In both the yellow-cedar embryo and the megagametophyte storage tissue we found the same regulation of ABI3 on the chromatin level in yellow-cedar seeds as that within Arabidopsis seeds: a shift from H3K4me3 to H3K27me3 occurred during the dormancy-to-germination transition, and this shift was associated with transcriptional repression (Fig. 5).

ABI3 proteins are known to play a role as a ‘gatekeeper’ of various life-cycle transitions [45]. The commonalities of the epigenetic transcriptional regulation of the ABI3 gene indicate that this major regulator of life-cycle transitions is subject to evolutionarily conserved regulatory mechanisms. This conservation between gymnosperms and angiosperms suggests that the regulation of expression of central dormancy regulators by histone modifications was likely established very early in the evolution of seed plants.


In conclusion, we propose that H3K27me3 deposition through the PRC2 complex is necessary to replace the activating mark H3K4me3 and repress the expression of dormancy-related genes (Fig. 6) upon dormancy termination (elicited by moist chilling) and germination. Our model further asserts that once a threshold level of repressive marks is reached, the seeds become competent to germinate; induction of the process of germination that occurs when the seeds are placed in favorable conditions is accompanied by the activation of transcription of ‘germination/growth’ genes via the accumulation of H3K4me3. Thus the reprogramming of the chromatin state plays an essential role in the integration of internal and environmental cues by seeds, thus permitting the transition to the next life phase.

Supporting Information

Figure S1.

Expression analyses and histone H3 methylation pattern changes of regulators and markers of seed germination in Arabidopsis Cvi. Supplementary results to support data of Fig. 3. nChIP/qPCR (left column) and expression analyses (right column); averages of three biological replicates are shown +/− SE. Refer to Table 1. ER = endosperm rupture and radicle emergence (completion of germination). Note that the Y-axis for the RNA data is in log-scale.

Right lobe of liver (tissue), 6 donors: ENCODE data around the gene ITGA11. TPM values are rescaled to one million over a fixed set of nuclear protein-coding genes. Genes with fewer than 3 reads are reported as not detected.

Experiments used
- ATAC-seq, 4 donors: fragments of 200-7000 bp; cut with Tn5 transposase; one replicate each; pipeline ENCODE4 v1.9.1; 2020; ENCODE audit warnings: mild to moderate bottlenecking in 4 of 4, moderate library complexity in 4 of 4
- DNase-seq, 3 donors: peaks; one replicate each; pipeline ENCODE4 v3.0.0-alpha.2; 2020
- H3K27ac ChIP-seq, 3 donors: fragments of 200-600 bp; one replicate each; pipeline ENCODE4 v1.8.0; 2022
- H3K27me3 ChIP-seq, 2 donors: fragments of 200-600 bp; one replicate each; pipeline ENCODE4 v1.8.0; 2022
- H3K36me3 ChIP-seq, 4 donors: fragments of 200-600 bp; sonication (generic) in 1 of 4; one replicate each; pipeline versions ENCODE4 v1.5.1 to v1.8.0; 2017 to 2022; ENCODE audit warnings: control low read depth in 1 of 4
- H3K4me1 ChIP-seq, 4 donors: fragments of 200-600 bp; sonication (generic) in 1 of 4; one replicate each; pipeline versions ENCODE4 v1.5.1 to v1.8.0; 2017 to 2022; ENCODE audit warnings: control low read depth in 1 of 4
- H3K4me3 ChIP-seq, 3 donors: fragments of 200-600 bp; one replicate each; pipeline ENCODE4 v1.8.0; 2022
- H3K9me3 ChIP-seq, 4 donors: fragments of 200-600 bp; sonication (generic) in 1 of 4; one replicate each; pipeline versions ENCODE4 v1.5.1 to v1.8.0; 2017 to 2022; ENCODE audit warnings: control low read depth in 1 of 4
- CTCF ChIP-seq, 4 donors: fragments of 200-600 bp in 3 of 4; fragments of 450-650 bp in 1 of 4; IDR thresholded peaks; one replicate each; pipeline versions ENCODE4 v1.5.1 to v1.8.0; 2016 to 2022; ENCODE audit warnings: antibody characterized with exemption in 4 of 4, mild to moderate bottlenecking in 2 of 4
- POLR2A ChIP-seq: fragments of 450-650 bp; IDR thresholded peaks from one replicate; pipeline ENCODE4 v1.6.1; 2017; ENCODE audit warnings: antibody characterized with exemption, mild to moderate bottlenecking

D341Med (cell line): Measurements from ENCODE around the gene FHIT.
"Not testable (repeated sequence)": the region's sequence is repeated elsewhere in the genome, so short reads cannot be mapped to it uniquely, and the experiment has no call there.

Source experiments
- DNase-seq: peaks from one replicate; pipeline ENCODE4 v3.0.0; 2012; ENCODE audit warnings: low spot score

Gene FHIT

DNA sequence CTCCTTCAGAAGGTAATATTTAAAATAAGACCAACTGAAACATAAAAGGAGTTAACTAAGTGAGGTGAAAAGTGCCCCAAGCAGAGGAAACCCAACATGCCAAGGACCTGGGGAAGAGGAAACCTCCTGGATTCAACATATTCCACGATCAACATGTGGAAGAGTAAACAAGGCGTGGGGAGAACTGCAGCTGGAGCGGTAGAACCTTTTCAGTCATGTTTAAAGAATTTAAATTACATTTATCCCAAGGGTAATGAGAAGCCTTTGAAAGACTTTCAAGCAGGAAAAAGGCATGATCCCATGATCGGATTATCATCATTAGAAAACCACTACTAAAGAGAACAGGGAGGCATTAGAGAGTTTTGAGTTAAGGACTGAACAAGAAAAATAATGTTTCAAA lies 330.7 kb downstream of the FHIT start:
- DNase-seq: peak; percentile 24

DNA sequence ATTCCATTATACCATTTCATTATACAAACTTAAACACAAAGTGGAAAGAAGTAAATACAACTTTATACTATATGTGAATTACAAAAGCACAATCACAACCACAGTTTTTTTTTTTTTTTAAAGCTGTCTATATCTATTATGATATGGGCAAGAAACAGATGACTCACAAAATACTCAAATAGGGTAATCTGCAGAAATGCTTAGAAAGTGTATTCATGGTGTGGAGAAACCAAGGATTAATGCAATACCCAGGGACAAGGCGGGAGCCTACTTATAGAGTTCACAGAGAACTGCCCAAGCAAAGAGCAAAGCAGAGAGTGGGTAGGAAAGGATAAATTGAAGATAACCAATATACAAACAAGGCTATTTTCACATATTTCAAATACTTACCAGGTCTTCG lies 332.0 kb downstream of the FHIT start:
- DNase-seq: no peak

Figure S2.

Expression analyses and histone H3 methylation pattern changes of markers of seed maturation/dormancy (2S1 and RAB18) in Arabidopsis Cvi. Supplementary results to support data of Fig. 4. nChIP/qPCR (left column) and expression analyses (right column); averages of three biological replicates are shown +/− SE. Refer to Table 1. ER = endosperm rupture and radicle emergence (completion of germination). Note that the Y-axis for the RNA data is in log-scale.


Figure S3.

Comparison of H3K4me3 and H3K27me3 marks on dormancy regulators in WT seedlings and fie-seedlings based on microarray data from Bouyer et al., 2011. Supplementary results to support data of Fig. 4. Upon loss of PRC2 activity in fie-mutants, the H3K4me3 mark stays on dormancy regulators through to the seedling stage.


Figure S4.

Histone H3 methylation pattern changes of regulators and markers of seed maturation/dormancy in Arabidopsis Cvi embryos of non-dormant seeds. Supplementary results to support data of Fig. 4. Embryos were cleanly excised from seeds that had been subjected to 14 d of moist chilling. Data are based on the average of two biological replicates +/− S.D.



We thank Preeti Goyal, Dr. Matthew Lorincz, Dr. Matyas Medzhiradszky and Dr. Kengo Morohashi for their help with establishing the seed nChIP protocol.

Author Contributions

Conceived and designed the experiments: KM ARK. Performed the experiments: KM. Analyzed the data: KM DB AS ARK. Wrote the paper: KM DB AS ARK.